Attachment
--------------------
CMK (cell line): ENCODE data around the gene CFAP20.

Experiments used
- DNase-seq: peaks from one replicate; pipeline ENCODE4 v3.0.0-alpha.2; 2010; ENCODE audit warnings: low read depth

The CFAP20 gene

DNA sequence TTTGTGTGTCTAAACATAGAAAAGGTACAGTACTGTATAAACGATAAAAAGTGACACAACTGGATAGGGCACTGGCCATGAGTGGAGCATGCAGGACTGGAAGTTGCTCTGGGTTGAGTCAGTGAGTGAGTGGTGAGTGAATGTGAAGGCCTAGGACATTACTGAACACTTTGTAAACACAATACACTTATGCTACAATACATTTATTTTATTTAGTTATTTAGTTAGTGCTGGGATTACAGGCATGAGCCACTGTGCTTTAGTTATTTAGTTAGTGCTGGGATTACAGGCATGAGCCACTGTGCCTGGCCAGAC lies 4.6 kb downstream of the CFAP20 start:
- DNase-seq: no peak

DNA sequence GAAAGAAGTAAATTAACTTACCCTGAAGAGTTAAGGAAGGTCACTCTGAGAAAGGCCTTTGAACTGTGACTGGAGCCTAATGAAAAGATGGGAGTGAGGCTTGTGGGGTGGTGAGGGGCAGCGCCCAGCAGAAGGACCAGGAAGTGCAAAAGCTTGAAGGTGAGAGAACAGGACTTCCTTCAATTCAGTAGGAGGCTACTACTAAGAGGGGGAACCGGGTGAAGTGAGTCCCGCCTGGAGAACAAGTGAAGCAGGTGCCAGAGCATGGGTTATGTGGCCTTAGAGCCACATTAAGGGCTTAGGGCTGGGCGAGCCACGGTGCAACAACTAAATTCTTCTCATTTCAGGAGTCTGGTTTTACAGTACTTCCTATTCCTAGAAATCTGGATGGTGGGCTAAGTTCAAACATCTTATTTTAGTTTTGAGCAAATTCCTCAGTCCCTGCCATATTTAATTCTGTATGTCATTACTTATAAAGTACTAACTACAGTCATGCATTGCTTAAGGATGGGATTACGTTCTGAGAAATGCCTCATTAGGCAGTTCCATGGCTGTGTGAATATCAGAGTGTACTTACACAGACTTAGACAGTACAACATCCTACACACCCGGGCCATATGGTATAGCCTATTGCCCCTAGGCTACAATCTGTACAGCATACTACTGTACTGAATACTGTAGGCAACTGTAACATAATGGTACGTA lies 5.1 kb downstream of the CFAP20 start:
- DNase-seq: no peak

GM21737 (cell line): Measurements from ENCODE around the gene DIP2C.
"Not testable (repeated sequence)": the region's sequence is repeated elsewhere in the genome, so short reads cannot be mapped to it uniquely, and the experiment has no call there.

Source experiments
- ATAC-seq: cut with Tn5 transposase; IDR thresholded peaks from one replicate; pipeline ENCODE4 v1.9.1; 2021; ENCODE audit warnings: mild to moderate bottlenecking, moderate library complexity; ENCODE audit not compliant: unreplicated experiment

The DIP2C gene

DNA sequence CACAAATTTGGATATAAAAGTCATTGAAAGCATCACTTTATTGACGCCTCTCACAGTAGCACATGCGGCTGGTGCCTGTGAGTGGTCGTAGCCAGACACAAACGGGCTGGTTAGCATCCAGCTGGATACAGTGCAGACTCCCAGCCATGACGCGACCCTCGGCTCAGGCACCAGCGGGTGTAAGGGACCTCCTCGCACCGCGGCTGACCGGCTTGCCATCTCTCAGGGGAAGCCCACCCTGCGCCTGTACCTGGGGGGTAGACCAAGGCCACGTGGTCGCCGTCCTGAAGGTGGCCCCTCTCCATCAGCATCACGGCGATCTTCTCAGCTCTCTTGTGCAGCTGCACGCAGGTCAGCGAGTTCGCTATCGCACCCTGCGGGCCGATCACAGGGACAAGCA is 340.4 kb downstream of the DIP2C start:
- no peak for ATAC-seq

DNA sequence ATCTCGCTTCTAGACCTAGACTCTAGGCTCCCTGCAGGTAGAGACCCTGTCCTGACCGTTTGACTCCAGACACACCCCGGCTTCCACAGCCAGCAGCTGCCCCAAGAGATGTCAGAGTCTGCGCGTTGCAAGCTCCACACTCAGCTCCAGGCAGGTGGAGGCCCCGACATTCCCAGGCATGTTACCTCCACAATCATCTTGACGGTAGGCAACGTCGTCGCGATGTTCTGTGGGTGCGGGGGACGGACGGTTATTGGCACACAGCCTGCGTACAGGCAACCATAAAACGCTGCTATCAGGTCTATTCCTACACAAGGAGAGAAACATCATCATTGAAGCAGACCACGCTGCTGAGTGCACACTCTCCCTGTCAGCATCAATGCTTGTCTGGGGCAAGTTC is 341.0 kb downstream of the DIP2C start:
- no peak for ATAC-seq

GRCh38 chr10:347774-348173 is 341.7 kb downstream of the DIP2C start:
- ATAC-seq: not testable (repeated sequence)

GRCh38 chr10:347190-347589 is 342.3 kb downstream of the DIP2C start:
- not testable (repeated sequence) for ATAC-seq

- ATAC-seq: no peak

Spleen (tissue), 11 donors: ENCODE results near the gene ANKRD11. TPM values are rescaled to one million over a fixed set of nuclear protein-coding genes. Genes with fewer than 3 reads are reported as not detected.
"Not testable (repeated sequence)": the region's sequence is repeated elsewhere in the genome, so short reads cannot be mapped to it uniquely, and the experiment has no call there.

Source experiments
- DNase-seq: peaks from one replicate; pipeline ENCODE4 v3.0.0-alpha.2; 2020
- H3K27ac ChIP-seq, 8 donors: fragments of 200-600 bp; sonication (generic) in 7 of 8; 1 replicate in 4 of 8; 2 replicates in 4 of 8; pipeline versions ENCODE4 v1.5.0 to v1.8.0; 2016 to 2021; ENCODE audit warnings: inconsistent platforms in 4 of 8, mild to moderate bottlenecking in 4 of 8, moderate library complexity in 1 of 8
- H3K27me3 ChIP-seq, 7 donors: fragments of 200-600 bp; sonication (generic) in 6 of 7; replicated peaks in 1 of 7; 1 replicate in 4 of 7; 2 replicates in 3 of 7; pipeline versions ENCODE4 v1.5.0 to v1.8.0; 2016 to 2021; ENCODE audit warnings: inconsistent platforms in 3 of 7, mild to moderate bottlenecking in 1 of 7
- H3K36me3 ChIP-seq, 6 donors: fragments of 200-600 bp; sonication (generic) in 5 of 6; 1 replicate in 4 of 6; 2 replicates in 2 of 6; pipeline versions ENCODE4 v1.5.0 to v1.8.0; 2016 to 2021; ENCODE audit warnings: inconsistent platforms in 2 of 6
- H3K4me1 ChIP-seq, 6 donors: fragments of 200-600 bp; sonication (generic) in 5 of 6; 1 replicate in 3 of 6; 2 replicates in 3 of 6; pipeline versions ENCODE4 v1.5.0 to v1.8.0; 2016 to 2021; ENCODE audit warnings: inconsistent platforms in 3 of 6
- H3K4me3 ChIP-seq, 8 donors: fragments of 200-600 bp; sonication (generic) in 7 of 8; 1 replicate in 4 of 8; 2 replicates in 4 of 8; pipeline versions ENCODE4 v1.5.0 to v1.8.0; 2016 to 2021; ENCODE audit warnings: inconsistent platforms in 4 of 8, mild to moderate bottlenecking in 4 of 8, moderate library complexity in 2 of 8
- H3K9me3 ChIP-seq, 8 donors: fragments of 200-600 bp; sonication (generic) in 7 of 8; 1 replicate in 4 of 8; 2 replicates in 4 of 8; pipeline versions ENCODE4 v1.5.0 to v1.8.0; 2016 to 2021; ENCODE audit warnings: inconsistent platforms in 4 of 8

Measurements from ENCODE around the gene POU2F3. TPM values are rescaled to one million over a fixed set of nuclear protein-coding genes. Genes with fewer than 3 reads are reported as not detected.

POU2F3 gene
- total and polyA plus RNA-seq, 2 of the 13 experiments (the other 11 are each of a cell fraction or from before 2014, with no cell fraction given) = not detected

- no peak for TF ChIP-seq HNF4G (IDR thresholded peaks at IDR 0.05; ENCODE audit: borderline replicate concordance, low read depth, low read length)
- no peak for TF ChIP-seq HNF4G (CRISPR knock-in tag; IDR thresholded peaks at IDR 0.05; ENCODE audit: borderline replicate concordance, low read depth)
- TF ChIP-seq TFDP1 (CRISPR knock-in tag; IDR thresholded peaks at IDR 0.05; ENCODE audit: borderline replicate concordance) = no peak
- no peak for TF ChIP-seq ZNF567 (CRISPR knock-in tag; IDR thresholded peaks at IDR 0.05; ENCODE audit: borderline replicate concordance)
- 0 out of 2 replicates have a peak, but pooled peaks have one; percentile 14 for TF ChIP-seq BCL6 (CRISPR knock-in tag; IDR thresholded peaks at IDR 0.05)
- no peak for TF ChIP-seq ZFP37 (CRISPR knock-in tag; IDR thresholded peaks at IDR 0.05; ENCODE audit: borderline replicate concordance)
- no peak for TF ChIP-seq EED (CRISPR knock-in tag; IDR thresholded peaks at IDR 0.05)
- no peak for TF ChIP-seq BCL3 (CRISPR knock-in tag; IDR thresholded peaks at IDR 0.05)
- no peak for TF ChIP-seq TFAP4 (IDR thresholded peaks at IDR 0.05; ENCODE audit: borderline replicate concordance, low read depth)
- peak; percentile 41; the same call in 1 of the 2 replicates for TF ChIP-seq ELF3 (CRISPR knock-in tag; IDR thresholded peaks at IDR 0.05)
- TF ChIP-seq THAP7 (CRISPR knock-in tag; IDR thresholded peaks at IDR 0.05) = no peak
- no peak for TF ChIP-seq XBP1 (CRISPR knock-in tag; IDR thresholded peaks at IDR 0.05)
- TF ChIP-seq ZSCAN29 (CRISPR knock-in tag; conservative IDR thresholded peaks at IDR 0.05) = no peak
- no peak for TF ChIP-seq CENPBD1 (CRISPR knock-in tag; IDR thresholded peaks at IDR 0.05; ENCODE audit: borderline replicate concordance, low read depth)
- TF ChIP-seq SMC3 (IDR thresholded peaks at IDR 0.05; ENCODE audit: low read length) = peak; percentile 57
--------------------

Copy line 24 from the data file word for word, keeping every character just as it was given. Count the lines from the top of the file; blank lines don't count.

"Not testable (repeated sequence)": the region's sequence is repeated elsewhere in the genome, so short reads cannot be mapped to it uniquely, and the experiment has no call there.